Position Name Team Selectors
Quarterback Ron Vander Kelen Wisconsin AP, UPI
Halfback George Saimes Michigan State AP, UPI [fullback]
Halfback Paul Warfield Ohio State AP, UPI
Back Marvin Woodson Indiana AP
Halfback Larry Ferguson Iowa UPI
End Pat Richter Wisconsin AP, UPI
End John Campbell Minnesota AP, UPI
Tackle Bobby Bell Minnesota AP, UPI
Tackle Don Brumm Purdue AP, UPI
Guard Jack Cvercko Northwestern AP, UPI
Guard Julian Hook Minnesota AP, UPI
Center Dave Behrman Michigan State AP
Center Bill Armstrong Ohio State UPI

All-American honors[edit]

At the end of the 1962 season, Big Ten players secured four of the 11 consensus first-team picks for the 1962 College Football All-America Team.[3] The Big Ten's consensus All-Americans were:

Position Name Team Selectors
Tackle Bobby Bell Minnesota AFCA, AP, FWAA, NEA, TSN, UPI, Time, WCFF
End Pat Richter Wisconsin AFCA, AP, FWAA, TSN, UPI, Time, WCFF
Fullback George Saimes Michigan State AFCA, AP, FWAA, TSN, UPI, WCFF
Guard Andy Cvercko Northwestern TSN, UPI, Time, WCFF

Other Big Ten players who were named first-team All-Americans by at least one selector were:

Position Name Team Selectors
Tackle Don Brumm Purdue AP, FWAA
Guard Ed Budde Michigan State Time

Other awards[edit]

Bobby Bell of Minnesota won the Outland Trophy as the best interior lineman in college football. He also finished third in the voting of the Heisman Trophy.[4]

1963 NFL Draft[edit]

The following Big Ten players were among the first 100 picks in the 1963 NFL Draft:[5]

Name Position Team Round Overall pick
Ed Budde Offensive tackle Michigan State 1 4
Bob Vogel Offensive tackle Ohio State 1 5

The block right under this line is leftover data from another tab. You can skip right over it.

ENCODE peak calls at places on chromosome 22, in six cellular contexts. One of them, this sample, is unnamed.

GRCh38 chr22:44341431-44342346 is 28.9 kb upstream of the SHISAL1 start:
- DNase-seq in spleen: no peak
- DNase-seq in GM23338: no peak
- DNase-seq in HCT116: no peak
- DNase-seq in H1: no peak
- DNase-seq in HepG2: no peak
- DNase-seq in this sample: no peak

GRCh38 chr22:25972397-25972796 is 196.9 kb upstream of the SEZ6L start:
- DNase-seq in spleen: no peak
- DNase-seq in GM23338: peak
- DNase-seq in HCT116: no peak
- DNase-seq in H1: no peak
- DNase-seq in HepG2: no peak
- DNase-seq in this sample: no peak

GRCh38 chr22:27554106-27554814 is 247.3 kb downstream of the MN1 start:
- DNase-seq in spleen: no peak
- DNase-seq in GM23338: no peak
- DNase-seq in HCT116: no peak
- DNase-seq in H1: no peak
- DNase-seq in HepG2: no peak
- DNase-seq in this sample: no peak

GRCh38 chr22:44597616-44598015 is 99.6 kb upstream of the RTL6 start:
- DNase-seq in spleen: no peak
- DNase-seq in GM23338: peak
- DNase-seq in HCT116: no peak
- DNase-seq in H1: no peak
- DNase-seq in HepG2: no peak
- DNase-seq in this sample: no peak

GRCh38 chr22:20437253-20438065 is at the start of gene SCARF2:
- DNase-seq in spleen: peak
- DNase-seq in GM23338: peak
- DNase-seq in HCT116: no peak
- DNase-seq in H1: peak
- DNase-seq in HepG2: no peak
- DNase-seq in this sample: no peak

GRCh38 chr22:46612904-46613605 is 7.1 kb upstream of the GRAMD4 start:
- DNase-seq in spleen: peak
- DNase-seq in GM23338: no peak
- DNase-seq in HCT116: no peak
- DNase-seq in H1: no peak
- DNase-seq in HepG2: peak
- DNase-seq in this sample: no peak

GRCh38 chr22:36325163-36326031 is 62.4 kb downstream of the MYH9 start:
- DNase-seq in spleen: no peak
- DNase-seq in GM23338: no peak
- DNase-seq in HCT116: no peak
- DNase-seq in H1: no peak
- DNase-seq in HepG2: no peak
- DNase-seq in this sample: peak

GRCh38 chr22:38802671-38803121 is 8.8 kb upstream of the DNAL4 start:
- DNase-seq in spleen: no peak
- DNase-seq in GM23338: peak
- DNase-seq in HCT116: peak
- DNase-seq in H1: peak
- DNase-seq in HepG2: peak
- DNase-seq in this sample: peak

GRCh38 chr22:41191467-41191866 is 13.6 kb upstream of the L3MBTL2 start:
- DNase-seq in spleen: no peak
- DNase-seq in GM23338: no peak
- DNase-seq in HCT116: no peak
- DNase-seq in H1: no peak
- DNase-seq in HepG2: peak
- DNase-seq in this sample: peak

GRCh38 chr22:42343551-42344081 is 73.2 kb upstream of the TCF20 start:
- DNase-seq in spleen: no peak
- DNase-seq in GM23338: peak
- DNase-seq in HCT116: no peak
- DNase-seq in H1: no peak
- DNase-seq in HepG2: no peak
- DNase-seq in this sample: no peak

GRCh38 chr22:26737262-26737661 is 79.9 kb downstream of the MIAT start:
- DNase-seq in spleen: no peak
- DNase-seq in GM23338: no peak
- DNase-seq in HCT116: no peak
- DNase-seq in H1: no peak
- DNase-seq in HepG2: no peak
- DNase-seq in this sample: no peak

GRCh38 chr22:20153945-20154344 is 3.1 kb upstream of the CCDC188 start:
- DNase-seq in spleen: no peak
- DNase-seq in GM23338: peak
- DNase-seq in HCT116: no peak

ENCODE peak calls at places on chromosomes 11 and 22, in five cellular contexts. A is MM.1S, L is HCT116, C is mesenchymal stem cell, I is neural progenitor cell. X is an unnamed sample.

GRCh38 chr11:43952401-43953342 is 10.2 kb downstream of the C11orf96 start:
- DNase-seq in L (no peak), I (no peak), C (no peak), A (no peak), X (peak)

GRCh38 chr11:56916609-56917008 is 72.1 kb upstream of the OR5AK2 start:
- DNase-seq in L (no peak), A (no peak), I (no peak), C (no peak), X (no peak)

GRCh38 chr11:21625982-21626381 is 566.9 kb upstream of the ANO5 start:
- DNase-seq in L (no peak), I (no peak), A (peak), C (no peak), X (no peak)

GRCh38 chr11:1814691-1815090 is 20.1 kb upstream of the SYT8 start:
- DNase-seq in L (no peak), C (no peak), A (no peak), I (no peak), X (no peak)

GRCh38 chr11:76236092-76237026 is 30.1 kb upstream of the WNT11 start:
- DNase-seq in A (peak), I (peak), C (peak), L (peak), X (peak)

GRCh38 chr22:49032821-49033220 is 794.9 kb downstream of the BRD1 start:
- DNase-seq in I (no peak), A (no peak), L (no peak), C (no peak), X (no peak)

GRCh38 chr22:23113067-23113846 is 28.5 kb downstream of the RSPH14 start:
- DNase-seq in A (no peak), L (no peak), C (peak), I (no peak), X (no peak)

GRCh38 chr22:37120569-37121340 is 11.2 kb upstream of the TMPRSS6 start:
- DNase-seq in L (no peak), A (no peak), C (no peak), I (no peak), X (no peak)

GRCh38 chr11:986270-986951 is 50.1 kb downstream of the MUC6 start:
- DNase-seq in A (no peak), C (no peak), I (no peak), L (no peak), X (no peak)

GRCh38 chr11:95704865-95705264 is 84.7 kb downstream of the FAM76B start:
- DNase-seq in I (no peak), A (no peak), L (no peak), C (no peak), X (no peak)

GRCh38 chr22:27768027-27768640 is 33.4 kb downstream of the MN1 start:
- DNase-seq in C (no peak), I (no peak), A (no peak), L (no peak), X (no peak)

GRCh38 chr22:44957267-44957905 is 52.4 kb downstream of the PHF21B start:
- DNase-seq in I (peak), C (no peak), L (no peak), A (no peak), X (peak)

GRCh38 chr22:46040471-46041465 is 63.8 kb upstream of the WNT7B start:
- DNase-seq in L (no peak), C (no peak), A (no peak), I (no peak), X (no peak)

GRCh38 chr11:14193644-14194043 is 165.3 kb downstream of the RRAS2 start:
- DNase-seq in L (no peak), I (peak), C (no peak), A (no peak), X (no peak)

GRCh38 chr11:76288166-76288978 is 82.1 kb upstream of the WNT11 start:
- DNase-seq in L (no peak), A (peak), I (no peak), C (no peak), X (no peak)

Pat Richter End Wisconsin 1 7
Dave Behrman Center Michigan State 1 11
Daryl Sanders Offensive Tackle Ohio State 1 12
Don Brumm Defensive end Purdue 1 13
Bobby Bell Tackle Minnesota 2 16
Lonnie Sanders Cornerback Michigan State 2 22
Jim Kanicki Tackle Michigan State 2 23
Paul Flatley End Northwestern 4 44
Bill Munsey Back Minnesota 4 51
Jack Cverko Guard Northwestern 5 63
Gary Moeller Guard Ohio State 5 66
George Saimes Safety Michigan State 6 71
Tom Bloom Back Purdue 6 74
John Johnson Tackle Indiana 6 80
Bill Zorn Tackle Michigan State 7 85
Dave Francis Back Ohio State 7 91
Gary Kroner Back Wisconsin 7 93
Burt Petkus Guard Northwestern 7 97

References[edit]

  1. ^ a b c d e f g h i j "1962 Big Ten Conference Year Summary". SR/College Football. Sports Reference LLC. Retrieved January 9, 2017. 
  2. ^ "Vanderkelen Named Best In Big Ten". Chicago Tribune. December 16, 1962. p. 2-1, 2-2. 
  3. ^ "2014 NCAA Football Records: Consensus All-America Selections" (PDF). National Collegiate Athletic Association (NCAA). 2014. pp. 5–6. Retrieved February 1, 2017. 
  4. ^ "1962 Heisman Trophy Voting". SR/College Football. Sports Reference LLC. Retrieved January 17, 2017. 
  5. ^ "1963 NFL Draft: Full Draft". NFL.com. National Football League. Retrieved January 13, 2017.